Collision between galaxies. Active Universe

Collision between galaxies. Active Universe

Two colliding spiral galaxies, photographed by the Hubble Space Telescope. The largest galaxy is cataloged as NGC 2207, the smallest is CI 2163. The gravitational tidal forces of NGC 2207 have distorted the shape of CI 2163, while expelling stars and pouring gases into long streamers that protrude a hundred thousand light-years through The right edge of the image.

When galaxies collide, direct crashes between stars are very rare, but collisions between the huge gas clouds of the galaxies cause a stellar birth rate growth. Massive newborn stars evolve rapidly in a few million years and explode like supernovae. The heavy elements manufactured in these stars are expelled by the explosions and enrich the gas that surrounds them over thousands of light years.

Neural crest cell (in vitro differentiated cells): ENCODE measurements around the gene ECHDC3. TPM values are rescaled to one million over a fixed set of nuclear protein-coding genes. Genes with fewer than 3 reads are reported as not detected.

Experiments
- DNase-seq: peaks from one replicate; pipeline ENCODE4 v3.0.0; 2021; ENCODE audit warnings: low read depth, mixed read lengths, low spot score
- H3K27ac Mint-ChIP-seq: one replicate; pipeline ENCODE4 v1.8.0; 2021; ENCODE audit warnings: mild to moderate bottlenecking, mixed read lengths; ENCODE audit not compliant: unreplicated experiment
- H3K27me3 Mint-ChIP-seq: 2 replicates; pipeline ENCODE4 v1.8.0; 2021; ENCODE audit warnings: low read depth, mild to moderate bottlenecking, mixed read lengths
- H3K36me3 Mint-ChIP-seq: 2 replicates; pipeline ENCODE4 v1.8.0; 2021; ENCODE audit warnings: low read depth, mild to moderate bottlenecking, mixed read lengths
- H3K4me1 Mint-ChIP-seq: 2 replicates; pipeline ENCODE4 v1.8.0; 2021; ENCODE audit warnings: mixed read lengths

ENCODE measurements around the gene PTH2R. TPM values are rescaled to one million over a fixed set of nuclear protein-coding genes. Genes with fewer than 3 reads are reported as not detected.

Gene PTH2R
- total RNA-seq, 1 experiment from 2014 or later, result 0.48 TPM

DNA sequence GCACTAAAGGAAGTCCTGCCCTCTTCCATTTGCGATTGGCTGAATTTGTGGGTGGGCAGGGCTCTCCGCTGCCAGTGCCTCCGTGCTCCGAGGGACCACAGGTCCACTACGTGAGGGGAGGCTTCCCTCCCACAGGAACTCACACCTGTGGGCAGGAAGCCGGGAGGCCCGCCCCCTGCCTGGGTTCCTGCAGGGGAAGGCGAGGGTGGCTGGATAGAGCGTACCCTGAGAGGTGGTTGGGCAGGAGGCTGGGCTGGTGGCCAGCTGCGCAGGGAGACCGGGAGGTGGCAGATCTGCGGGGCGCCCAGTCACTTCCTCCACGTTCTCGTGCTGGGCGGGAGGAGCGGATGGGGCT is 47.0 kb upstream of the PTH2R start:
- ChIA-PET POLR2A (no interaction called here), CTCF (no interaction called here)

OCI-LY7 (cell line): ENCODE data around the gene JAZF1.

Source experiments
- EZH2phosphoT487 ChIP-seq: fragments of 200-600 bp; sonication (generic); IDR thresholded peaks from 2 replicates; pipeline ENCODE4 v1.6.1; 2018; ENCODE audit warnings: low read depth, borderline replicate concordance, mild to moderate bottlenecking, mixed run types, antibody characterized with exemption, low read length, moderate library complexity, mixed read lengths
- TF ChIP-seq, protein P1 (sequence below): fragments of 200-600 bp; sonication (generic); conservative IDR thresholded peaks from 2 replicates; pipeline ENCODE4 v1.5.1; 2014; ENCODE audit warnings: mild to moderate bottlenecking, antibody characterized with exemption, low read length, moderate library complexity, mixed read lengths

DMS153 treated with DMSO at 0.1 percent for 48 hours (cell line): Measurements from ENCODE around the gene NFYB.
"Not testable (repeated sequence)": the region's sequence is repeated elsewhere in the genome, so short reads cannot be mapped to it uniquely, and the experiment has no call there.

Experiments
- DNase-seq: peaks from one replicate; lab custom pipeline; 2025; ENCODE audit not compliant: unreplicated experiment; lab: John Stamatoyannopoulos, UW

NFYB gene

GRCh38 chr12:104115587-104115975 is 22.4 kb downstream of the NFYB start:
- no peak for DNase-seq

The quantity of supernovae in Las Antenas is almost 30 times that of the Milky Way. Supernova explosions heat gas in these galaxies to millions of degrees Celsius. They become so hot that they emit X-rays. These clouds are virtually invisible to optical telescopes, but they are easy targets for the Chandra X-ray Observatory. Chandra data reveals regions with a high and varied proportion of metals. In a cloud, for example, magnesium and silicon are 16 and 24 times more abundant than in the Sun.

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